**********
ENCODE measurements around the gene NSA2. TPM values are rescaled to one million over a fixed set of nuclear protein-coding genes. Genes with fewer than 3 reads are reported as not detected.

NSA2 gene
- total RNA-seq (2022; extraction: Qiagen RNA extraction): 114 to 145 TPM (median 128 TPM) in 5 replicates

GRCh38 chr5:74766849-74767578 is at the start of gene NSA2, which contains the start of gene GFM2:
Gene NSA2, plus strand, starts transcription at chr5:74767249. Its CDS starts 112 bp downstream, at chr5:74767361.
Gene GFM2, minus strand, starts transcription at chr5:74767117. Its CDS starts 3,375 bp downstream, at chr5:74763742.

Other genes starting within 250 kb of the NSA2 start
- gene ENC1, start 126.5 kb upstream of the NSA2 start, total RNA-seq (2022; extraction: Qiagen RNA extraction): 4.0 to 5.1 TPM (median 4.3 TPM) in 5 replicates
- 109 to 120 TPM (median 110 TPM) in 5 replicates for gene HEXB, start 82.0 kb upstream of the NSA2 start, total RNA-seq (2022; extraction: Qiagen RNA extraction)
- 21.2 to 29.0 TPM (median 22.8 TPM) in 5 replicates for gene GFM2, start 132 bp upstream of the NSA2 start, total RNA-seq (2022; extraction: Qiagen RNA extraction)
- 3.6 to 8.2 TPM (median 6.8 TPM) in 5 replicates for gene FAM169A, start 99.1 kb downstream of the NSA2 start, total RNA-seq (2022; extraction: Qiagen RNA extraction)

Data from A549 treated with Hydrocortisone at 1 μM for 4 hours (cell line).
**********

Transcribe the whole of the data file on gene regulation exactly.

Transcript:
ENCODE measurements around the gene NSA2. TPM values are rescaled to one million over a fixed set of nuclear protein-coding genes. Genes with fewer than 3 reads are reported as not detected.

NSA2 gene
- total RNA-seq (2022; extraction: Qiagen RNA extraction): 114 to 145 TPM (median 128 TPM) in 5 replicates

GRCh38 chr5:74766849-74767578 is at the start of gene NSA2, which contains the start of gene GFM2:
Gene NSA2, plus strand, starts transcription at chr5:74767249. Its CDS starts 112 bp downstream, at chr5:74767361.
Gene GFM2, minus strand, starts transcription at chr5:74767117. Its CDS starts 3,375 bp downstream, at chr5:74763742.

Other genes starting within 250 kb of the NSA2 start
- gene ENC1, start 126.5 kb upstream of the NSA2 start, total RNA-seq (2022; extraction: Qiagen RNA extraction): 4.0 to 5.1 TPM (median 4.3 TPM) in 5 replicates
- 109 to 120 TPM (median 110 TPM) in 5 replicates for gene HEXB, start 82.0 kb upstream of the NSA2 start, total RNA-seq (2022; extraction: Qiagen RNA extraction)
- 21.2 to 29.0 TPM (median 22.8 TPM) in 5 replicates for gene GFM2, start 132 bp upstream of the NSA2 start, total RNA-seq (2022; extraction: Qiagen RNA extraction)
- 3.6 to 8.2 TPM (median 6.8 TPM) in 5 replicates for gene FAM169A, start 99.1 kb downstream of the NSA2 start, total RNA-seq (2022; extraction: Qiagen RNA extraction)

Data from A549 treated with Hydrocortisone at 1 μM for 4 hours (cell line).